I have just come back from my youngest Grandsons 1st birthday party and his older brother who has Down’s Syndrome was totally at ease with everyone there including the parents and all the other children did not have any “conditions” and they all treated Ryan as if he did not have it. Those who have not got to know any Makaton signing just asked us what he was saying and we told them and they answered him as they know he understands what is being said to him but is a bit short on speech. It was lovely to see how they kept him involved in everything that was happening at the party. Your emails are now the first thing I look for in my Inbox so thank you for sharing it even though Ryan is 3 years older than Noah. We count ourselves lucky as we have so many immediate relations in the Medical world which helped my son and his wife when Ryan was a baby but a lot of parents have no one to turn to for the information needed. You are doing this for all the babies now and in the future. We do have Down’s Syndrome Associations and other Disability Associations but for parents to be able to just go on line and read other peoples experiences is what is needed as it is so easy to find out things you are worried about when parents are talking about them on a Social Networking Site. I have also made a lot of f.b friends mainly from America by looking on Down’s Syndrome sites, you find one or two friends and then it gets more and more so please do not stop what you are doing as it is so helpful to other people. God Bless you Abbie and Noah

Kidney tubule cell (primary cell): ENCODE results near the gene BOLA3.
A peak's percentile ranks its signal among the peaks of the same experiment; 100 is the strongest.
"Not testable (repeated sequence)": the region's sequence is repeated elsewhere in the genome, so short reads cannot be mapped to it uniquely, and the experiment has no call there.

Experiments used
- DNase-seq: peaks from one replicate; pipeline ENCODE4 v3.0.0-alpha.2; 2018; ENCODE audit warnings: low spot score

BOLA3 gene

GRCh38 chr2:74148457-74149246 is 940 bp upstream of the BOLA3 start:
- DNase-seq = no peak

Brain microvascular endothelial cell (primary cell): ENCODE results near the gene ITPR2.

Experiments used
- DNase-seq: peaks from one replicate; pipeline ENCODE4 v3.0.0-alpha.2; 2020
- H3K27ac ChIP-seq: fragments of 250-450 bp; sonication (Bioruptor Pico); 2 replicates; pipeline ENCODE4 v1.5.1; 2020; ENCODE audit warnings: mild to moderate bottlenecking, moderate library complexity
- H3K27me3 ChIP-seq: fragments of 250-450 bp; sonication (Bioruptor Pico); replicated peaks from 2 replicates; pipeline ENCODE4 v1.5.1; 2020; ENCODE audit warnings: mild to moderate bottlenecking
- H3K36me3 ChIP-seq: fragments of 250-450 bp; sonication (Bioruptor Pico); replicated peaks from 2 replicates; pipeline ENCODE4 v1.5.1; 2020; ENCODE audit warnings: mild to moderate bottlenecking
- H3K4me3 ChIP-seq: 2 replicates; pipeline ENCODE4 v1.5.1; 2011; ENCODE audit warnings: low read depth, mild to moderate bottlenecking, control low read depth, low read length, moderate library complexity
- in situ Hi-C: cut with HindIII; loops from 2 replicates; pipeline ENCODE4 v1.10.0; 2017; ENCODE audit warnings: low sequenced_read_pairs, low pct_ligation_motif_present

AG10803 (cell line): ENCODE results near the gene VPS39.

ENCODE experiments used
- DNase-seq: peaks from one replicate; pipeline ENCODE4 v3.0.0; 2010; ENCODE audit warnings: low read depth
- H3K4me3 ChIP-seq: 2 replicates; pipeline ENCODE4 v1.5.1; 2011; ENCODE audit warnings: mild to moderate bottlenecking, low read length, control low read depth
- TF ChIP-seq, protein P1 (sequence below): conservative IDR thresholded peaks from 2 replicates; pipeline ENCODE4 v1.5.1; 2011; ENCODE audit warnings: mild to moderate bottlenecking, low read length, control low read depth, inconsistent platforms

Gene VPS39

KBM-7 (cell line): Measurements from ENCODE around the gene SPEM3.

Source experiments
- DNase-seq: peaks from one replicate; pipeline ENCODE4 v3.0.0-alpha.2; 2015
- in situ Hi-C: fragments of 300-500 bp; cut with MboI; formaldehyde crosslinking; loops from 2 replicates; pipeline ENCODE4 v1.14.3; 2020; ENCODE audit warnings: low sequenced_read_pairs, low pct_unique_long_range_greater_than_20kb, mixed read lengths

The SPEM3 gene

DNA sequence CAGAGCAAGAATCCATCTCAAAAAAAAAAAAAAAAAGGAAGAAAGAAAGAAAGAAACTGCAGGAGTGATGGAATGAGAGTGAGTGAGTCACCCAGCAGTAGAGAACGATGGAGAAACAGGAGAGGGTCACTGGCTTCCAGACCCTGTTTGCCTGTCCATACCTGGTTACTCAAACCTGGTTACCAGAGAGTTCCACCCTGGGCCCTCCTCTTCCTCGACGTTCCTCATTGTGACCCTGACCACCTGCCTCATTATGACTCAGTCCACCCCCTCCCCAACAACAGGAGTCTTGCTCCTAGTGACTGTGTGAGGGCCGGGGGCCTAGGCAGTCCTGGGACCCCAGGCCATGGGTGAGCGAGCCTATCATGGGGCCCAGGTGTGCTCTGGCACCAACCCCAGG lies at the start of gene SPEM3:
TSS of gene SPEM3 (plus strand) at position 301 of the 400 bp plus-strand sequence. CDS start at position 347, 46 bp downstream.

4. So glad Thrive featured such a cool family in their magazine!

  5. Michelle ~ Eli's Mom says:

    Great exposure again for telling the world that our kids are totally ok! I love it! My boy Eli is 4 years old…just learning to jump. His effort amazes me every day. I’ve been reading your blog since the Target ad. Thanks for being a positive voice for DS and your boy is way too cute. May God continue to bless you and your family.

    • Hi, thanks for the kind words. And how cool that Eli is starting to jump! Do you guys have any other children?

      • Michelle ~ Eli's Mom says:

        Hi! Elijah is our one and only. The reason I mentioned that he learning to jump now is becasue he couldn’t do it at the beginning of summer due to his low tone. It so cool to watch him make such progress. I remember the days when I had to prop him up to sit. Now Eli still needs help up and down stairs…he didn’t walk until May of 2011 at 3 yrs old. Now he can’t stop running!! I love to see the progression with Noah and everything you guys do for him. He will never doubt how much his parents love him for sure. Have a great day. I always look forward to your posts.